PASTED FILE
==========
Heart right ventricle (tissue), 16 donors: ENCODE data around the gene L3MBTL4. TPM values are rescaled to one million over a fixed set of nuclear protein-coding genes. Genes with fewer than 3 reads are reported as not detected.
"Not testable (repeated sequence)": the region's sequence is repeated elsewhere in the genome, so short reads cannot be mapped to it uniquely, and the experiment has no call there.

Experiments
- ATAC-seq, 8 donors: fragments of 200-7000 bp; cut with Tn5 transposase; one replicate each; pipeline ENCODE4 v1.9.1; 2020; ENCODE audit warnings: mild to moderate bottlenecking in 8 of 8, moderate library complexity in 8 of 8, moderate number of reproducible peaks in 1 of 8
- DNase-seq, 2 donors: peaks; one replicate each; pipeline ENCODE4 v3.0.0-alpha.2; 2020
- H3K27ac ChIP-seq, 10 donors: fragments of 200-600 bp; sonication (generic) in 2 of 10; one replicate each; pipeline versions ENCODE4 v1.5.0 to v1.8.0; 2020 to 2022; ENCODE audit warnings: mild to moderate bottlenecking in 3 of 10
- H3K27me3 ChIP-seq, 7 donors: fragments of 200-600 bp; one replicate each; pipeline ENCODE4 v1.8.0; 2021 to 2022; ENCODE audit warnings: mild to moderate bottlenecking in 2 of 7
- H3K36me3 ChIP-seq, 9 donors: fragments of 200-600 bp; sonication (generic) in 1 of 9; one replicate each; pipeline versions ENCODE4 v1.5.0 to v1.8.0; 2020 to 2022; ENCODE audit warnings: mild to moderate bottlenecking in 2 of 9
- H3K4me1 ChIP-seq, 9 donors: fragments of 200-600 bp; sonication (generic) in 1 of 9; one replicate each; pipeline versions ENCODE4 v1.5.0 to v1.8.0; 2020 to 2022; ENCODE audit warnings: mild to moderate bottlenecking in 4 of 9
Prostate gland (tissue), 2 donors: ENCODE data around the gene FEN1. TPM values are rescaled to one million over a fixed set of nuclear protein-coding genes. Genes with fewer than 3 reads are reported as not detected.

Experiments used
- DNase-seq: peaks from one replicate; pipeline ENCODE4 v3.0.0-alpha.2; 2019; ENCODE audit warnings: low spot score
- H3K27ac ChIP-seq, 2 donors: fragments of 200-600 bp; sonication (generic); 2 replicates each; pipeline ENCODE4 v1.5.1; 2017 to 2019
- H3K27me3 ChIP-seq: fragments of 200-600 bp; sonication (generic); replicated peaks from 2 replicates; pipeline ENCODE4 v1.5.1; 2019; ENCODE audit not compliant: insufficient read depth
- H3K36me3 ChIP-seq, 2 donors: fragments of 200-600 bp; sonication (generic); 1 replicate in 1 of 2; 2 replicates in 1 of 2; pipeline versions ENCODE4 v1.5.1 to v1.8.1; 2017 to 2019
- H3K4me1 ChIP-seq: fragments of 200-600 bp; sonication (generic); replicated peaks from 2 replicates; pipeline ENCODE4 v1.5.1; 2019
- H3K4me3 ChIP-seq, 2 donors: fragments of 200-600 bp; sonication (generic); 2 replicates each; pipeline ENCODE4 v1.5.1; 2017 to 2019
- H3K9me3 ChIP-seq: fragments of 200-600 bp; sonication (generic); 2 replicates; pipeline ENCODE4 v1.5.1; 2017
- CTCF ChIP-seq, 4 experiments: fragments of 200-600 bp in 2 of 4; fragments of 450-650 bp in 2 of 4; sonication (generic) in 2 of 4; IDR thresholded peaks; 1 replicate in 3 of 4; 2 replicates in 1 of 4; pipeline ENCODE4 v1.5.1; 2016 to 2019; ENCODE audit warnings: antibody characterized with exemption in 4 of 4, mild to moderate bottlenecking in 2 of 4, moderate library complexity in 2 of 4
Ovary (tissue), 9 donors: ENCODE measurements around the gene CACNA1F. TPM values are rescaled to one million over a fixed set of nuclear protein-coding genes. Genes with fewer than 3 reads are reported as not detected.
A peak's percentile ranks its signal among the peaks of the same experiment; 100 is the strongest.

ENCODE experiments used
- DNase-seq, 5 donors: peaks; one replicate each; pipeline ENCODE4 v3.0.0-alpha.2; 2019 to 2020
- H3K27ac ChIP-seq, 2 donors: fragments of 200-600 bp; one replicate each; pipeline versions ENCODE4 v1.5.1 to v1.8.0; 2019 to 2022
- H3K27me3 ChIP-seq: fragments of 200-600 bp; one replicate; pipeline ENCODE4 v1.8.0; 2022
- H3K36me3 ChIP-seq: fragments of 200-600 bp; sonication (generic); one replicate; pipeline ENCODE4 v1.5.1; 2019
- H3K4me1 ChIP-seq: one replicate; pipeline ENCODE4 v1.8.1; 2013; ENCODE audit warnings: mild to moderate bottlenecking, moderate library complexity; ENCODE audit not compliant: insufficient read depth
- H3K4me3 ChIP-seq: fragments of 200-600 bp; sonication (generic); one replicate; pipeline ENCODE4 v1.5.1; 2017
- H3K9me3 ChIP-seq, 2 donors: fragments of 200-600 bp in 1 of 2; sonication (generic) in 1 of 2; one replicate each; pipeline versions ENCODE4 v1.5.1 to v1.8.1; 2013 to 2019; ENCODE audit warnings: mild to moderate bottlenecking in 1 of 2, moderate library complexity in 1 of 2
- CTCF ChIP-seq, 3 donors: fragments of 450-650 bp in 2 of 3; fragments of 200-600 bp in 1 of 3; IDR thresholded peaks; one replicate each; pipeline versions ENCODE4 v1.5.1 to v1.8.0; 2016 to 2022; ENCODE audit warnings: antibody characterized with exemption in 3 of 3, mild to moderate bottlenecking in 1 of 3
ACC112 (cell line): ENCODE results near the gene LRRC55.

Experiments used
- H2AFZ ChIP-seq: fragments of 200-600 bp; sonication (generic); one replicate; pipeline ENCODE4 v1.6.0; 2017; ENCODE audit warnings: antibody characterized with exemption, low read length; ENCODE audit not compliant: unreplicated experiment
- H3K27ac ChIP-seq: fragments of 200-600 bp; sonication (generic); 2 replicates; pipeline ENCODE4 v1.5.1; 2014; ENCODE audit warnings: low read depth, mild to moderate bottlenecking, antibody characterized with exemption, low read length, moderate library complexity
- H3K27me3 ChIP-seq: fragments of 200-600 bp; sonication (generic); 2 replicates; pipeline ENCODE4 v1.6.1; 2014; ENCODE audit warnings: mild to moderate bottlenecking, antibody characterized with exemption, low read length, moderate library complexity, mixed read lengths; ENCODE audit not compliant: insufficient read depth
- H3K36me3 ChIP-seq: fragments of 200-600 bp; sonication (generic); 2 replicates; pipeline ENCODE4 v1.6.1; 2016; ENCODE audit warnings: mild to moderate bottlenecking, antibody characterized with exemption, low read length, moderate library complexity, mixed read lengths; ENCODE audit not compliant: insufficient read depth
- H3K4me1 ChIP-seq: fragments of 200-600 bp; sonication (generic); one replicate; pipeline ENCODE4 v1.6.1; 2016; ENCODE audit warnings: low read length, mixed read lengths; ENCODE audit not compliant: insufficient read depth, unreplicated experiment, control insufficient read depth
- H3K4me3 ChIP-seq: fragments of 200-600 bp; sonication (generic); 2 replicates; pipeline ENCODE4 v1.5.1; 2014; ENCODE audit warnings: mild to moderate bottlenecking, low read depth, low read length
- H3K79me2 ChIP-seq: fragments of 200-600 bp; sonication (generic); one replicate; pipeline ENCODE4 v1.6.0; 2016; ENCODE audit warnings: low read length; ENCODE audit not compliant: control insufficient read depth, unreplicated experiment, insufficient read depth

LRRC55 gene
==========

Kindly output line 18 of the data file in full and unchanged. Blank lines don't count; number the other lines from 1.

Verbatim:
- H3K9me3 ChIP-seq: fragments of 200-600 bp; sonication (generic); 2 replicates; pipeline ENCODE4 v1.5.1; 2017